According to one of the pharmacists, people come in or call every day to ask about the tests. Because they want to go to a family reunion or bachelor party and want to know if it is safe to do so. Especially since the measures were recently relaxed everywhere and now – two weeks later – the infection figures are increasing again. It can make a big difference if people are able to take self-tests. Anyone who can check in a simple – and cheap – way whether or not he is infected with the virus, can decide more quickly to stay at home. If you have to go to an official clinic for a test, where you usually pay a higher price, the threshold is also higher for many. As a result, some people omit testing with all the possible negative consequences that entails. 

Why are the tests still useful? 

While some pharmacists expect, somewhat ironically, that authorisation to sell self-diagnostic tests will come when the pandemic is already over. However, others hope to see the green light given this month. In the latter case, self-tests may be the key to limiting the increase in the number of cases among the unvaccinated. 

Overloaded primary care centres 

The most repeated complaint in the “fifth wave” news is the collapse of primary care centres. The widespread use of home tests could alleviate that burden. It would also make it easier to use them for screening at meetings or events and an initial, rapid diagnosis in the face of mild symptoms.  Which, if positive, should be reported and confirmed by another test with the doctor. But then the person who has tested positive can immediately quarantine and take other measures. 

Rapid antigen self-test kits useful

Given the doubts and reluctance that rapid antigen testing still evokes, experts such as Professor Ignacio López Goñi point out that while PCRs are more effective at detecting the virus, rapid antigen testing is effective at locating the infected at the time when they are most contagious. . In that regard, they are especially useful for containing outbreaks.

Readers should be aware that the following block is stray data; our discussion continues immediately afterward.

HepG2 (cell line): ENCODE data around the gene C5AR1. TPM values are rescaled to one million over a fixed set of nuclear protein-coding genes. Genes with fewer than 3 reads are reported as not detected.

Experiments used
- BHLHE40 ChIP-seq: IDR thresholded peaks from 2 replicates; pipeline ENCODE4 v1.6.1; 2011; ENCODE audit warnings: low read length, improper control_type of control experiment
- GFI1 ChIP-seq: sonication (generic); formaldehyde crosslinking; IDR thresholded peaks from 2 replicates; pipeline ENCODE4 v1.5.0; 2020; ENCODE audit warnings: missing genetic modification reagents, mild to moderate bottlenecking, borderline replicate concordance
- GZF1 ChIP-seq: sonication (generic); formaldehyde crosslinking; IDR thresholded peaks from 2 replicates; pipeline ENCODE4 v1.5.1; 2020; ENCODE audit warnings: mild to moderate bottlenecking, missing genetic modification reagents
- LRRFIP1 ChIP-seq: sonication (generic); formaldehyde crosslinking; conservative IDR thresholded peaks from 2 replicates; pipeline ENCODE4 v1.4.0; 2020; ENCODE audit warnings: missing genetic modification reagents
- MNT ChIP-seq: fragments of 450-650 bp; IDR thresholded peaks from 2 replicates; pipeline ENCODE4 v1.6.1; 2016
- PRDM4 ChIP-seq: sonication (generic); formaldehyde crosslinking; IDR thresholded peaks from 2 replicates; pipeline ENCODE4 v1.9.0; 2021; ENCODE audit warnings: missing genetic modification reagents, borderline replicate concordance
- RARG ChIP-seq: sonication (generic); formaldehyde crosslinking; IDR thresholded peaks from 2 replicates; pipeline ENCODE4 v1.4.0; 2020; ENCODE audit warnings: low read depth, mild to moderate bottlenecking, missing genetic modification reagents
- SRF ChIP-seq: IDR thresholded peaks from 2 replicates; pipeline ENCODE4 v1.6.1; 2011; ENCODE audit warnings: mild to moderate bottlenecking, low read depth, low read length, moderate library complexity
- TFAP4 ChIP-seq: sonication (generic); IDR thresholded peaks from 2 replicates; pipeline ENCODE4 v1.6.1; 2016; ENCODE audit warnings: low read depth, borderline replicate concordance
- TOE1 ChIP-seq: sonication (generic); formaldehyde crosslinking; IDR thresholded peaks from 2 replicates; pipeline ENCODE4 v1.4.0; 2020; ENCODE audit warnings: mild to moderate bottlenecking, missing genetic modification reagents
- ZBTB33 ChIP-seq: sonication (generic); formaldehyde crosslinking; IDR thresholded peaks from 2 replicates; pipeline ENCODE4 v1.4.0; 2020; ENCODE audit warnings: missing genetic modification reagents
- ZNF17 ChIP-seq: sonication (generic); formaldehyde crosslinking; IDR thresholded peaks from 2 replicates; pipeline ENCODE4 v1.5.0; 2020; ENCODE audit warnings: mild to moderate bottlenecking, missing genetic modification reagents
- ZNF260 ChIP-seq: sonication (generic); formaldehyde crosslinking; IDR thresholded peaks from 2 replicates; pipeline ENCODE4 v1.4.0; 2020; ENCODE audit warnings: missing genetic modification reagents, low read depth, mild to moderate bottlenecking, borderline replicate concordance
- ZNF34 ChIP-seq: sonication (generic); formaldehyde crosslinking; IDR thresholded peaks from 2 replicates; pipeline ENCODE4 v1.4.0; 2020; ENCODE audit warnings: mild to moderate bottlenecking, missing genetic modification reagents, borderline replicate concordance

Although they are expected to be much more expensive in Spain than in other countries and are not intended to be sold elsewhere than in pharmacies, once approved by the government it will be more accessible to do them more often than it is now. case. Whereas, in Germany, tests are already available in some supermarkets for less than a euro. 

Usefulness of self-test kits

The bill now awaiting approval also underscores its usefulness. After former health minister Salvador Illa taunted the antigen testing and mass screening and even refused to take one in the TV3 debate with the excuse that he disagreed with this strategy, the Agency recognises the “availability” of home tests “will allow the general population to perform the tests without the intervention of a health professional. This will on the one hand reduce the burden of care on patients to some extent and on the other hand a rapid identification of presumptive positive cases.